Bob Pittman is a force in the media world. After helping create MTV and eventually become president of the organization, he found himself taking over Clear Channel. In the years since he became the CEO, a lot of changes have happened. The company is the largest terrestrial radio operator in the country, and acquired iHeartRadio to get more directly into the online streaming world.
The company was so happy with its iHeartRadio purchase that it later changed its name from Clear Channel to iHeartMedia, emphasizing the commitment to a new, more modern approach to broadcast. Now, all 850 radio stations are available for listening across the country on a variety of platforms, and programs like the iHeartRadio Music Festival help to promote the overall brand, not just online streaming.
Unfortunately, these changes have not helped the company in the way that Pittman had hoped. The company has $350 million in debt that will come due within the next year, which is leftover from the Clear Channel purchase by Bain Capitol in 2008. That debt alone could sink the company, but that is not all that is hanging over iHeartMedia's head. As advertisers have moved to more targeted platforms, such as Pandora, in an attempt to get the most out of their advertising dollars, they have moved away from traditional broadcast. That means that, in addition to large debt payments, the company's revenue has been sliding, making those payments more difficult.
As a result of all of these problems, Pittman will inform investors and shareholders that there is a possibility that the company may not survive the next 12 months. Yes, you read that right - iHeartMedia and Clear Channel Outdoor advertising may not be able to continue operations for 12 months. The end game could mean the disbursement of radio stations away from a central authority and back to local management. The other possibility, assuming that there is difficulty in acquiring owners for stations, is a massive collapse in broadcast radio.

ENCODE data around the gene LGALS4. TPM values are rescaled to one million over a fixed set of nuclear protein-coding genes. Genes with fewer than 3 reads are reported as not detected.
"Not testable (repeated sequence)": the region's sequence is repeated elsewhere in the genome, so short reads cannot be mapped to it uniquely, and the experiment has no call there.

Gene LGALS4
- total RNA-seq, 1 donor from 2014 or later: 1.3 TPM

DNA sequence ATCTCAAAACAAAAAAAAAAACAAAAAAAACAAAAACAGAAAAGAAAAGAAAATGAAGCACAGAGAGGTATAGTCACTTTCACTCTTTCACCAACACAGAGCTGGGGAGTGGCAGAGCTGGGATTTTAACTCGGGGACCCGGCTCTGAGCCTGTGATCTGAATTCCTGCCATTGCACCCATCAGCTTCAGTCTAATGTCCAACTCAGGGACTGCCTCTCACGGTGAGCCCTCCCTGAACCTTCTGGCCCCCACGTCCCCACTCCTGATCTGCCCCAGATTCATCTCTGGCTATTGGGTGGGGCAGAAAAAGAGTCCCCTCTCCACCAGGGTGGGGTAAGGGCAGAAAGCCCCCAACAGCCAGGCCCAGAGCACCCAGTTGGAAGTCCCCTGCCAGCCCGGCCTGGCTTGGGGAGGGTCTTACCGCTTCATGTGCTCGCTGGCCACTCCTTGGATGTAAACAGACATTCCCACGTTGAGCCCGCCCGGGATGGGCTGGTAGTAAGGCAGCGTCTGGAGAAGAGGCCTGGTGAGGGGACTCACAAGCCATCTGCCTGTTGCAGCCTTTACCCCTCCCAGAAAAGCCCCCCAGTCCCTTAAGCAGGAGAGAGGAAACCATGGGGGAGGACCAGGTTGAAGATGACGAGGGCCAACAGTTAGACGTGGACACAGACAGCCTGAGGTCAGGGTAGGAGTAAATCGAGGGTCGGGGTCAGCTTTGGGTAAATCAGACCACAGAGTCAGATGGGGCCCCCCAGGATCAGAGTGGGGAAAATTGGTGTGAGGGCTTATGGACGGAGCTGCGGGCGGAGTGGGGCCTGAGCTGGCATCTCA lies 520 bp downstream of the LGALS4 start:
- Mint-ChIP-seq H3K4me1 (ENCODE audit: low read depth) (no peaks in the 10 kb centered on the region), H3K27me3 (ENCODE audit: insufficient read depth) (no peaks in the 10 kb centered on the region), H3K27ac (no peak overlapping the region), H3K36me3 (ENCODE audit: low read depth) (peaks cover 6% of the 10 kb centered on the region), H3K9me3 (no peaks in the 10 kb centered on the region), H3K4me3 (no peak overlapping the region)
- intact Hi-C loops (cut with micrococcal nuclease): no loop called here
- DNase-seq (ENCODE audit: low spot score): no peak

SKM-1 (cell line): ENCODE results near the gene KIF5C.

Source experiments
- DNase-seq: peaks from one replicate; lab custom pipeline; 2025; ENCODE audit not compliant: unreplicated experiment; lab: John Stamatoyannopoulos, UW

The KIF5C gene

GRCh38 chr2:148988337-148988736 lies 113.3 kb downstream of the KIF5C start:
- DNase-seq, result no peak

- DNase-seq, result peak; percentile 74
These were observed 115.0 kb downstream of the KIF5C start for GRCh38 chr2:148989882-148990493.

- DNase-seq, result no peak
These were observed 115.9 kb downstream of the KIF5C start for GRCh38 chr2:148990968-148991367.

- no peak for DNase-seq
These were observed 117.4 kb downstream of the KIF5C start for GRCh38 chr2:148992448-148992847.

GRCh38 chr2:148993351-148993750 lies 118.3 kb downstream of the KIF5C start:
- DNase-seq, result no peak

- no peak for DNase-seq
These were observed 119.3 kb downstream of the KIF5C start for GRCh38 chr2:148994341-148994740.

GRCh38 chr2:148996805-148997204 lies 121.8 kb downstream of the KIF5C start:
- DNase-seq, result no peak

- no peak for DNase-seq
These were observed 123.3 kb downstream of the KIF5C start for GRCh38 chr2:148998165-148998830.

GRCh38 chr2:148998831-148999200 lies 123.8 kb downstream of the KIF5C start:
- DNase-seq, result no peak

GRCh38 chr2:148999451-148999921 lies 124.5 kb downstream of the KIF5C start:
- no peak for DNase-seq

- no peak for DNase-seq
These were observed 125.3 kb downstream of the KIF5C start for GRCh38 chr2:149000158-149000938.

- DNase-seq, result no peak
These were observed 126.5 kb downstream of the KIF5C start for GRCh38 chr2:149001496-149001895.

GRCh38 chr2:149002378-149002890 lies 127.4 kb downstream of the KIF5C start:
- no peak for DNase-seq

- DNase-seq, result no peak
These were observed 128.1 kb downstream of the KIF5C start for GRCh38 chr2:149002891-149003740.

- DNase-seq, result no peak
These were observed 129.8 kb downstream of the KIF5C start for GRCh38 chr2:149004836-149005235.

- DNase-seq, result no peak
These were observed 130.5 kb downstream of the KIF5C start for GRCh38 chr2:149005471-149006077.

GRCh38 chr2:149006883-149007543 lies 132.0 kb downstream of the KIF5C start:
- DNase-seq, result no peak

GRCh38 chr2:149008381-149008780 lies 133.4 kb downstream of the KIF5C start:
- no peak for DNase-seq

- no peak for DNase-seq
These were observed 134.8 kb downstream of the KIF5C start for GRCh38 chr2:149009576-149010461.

This situation is different from a retailer that is struggling. You can't just shut down under performing stations because, in most markets, all stations broadcast out of a single location, so that would actually drive up the per-station costs, making it undesirable. No matter what happens, the face of radio as we know it is about to change, and not in a small way. Perhaps there is a way for Pittman and crew to change their operations, or even shake up the business model entirely, so that the company can continue to operate as a whole, but at this point it seems unlikely.